Editor's Note: This story is in The Sentinel's Profiles 2018: Sports edition.
When the Pisgah cross country team competes at a meet, head coach Gus Hembree is usually heard before he is seen.
His booming voice makes every turn, switchback and hill, finding its way to his runners.
Hembree offers everything from traditional encouragement to light-hearted one-liners, which make runners and spectators chuckle alike.
“My kids call me ‘Mr. Encourager,” he said before adding with a laugh, “they probably call me other things, too.”
Hembree has also been called “The Godfather of Jackson County School System cross country.” He started the cross country program at Section in 2006, then started the one at Pisgah in 2009. Later Hembree also offered assistance to coaches when programs formed at Skyline, Woodville, Paint Rock Valley and North Jackson.
Hembree’s first cross country construction job however came before the Section graduate returned to Jackson County.
A teacher/coach at Hatton High School for seven years, Hembree coached a number of sports at the small Lawrence County school in the 1990s. He coached football, basketball and baseball at Hatton, and as school started his first year there the principal handed him an envelope and told him the school’s new cross country team ran its first meet in four weeks.
“I said what’s that,” Hembree said of the sport. “Four weeks later, we loaded up and went to Moulton and ran.”
Hembree ultimately met legendary Scottsboro coach John Esslinger, who lent him a helping hand, sharing everything from training tips to how to run a program.
“He was such a help, and I’ve tried to do that with people that are coaching now,” Hembree said. “I wanted to see the sport grow because I want the kids to have a chance to succeed.”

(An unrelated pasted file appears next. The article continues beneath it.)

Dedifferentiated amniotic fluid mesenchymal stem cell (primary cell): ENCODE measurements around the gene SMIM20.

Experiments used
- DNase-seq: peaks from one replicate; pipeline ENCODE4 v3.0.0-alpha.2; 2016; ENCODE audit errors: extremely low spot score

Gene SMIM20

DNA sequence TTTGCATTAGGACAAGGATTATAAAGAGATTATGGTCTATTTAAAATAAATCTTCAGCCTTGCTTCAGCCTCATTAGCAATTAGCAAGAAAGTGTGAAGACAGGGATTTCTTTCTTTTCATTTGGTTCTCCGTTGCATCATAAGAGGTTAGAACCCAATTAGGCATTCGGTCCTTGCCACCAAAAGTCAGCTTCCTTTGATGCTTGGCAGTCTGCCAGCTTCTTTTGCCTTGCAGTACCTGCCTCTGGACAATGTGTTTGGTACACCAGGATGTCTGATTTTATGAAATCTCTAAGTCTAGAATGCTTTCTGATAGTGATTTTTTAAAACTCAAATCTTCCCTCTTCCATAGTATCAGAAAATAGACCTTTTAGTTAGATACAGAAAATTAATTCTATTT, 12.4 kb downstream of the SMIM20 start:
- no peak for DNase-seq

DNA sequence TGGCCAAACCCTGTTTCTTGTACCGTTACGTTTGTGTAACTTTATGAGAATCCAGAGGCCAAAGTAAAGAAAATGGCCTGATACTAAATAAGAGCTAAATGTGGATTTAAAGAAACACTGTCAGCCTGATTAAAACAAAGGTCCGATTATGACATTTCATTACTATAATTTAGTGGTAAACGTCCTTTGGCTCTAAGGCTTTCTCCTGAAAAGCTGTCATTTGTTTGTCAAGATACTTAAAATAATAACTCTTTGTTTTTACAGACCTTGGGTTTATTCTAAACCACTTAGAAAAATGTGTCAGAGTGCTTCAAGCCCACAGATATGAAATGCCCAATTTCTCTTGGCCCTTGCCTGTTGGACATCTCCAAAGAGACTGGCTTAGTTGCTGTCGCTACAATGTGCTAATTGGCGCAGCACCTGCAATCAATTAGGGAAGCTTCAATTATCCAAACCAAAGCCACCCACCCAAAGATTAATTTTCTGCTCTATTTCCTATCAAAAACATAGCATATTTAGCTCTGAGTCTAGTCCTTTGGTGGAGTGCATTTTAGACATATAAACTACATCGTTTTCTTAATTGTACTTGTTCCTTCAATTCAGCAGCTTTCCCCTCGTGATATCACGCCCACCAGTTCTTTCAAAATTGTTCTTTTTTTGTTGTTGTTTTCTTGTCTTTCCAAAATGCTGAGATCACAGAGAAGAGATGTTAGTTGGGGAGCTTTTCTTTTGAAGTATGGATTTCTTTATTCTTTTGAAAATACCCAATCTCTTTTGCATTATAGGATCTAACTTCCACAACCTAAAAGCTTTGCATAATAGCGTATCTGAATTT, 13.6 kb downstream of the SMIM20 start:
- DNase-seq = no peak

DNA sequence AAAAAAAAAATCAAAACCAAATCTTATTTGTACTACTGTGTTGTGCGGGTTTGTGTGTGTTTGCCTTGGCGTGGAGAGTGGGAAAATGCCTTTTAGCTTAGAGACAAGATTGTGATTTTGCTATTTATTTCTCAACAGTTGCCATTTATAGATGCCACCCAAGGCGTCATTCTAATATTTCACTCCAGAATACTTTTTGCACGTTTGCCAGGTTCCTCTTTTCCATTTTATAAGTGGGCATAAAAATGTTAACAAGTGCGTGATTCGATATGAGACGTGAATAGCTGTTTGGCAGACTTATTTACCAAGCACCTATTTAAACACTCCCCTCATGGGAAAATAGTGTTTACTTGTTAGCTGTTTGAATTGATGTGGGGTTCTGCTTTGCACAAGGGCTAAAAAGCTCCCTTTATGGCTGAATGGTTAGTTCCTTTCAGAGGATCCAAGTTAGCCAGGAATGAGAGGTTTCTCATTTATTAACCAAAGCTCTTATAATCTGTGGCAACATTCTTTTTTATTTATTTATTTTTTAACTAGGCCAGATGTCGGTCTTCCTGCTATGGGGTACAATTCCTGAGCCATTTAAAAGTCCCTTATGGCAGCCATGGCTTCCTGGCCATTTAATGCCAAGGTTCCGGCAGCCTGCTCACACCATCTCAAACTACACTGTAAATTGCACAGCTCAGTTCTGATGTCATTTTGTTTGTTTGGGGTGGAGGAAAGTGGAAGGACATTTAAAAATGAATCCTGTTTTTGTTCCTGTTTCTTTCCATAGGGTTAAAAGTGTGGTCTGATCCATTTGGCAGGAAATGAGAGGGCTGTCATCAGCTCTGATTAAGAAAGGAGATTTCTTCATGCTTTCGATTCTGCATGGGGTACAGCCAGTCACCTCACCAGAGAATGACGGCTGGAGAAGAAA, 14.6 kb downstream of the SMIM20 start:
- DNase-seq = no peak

Hembree also formed Hatton’s track and field team — at Esslinger’s advice — all the while serving as Hatton’s head baseball coach. He was hitting grounders one minute and timing kids in the hurdles the next.
In 2002, after a year teaching and coaching at Douglas, he was hired at Macedonia. Four years later, the cross country itch led him to start the program at Section. He led the girls and boys teams to state during those three seasons. In 2009, he started Pisgah’s program and made them a regular at state. Before he knew it, other Jackson County schools joined in. Now all but one have a program, something Hembree “never would’ve dreamed 10 years ago.”
Hembree said everyone knew the “ enormous success” Scottsboro has had in the sport. But the success the runners at Section and Pisgah had, he said, proved it could be done at smaller schools, too. So how do you get a teenager to join a sport in which, as the famous cross country saying goes, is other sports’ form of punishment?
“I trick them,” Hembree said with a laugh. “No, I just tell them what we do and ask them to come out and check it out. It’s hard. It’s a time consuming sport. But the success is there. To see a kid who ran a 43(–minute 5K) at the start of the year is running a 28 by the end, that’s success. You know how hard they worked. To see that kid do that, that part never gets old.”
Coaching cross country and track and field doesn’t either, he said. Years ago, Hembree thought for sure he would retire when his daughter Briley graduates in 2020 — his son Ben graduated this past spring, and both run for their father’s teams — but now he is not so sure. He still enjoys teaching chemistry and physics at PHS. He still enjoys coaching, even the stuff like mowing six acres a week to keep the course he helped build in Pisgah ready for runners to train.
“I love teaching. I love coaching, love the interaction with the kids,” Hembree said. “I still get nervous before each race. When I don’t, I’ll probably go on home. But as long as I enjoy what I do — hey I’m pretty lucky. From the start of first period at school till the end of practice, I’m doing something I love to do. A lot of people can’t say that. It’s a pretty good gig.”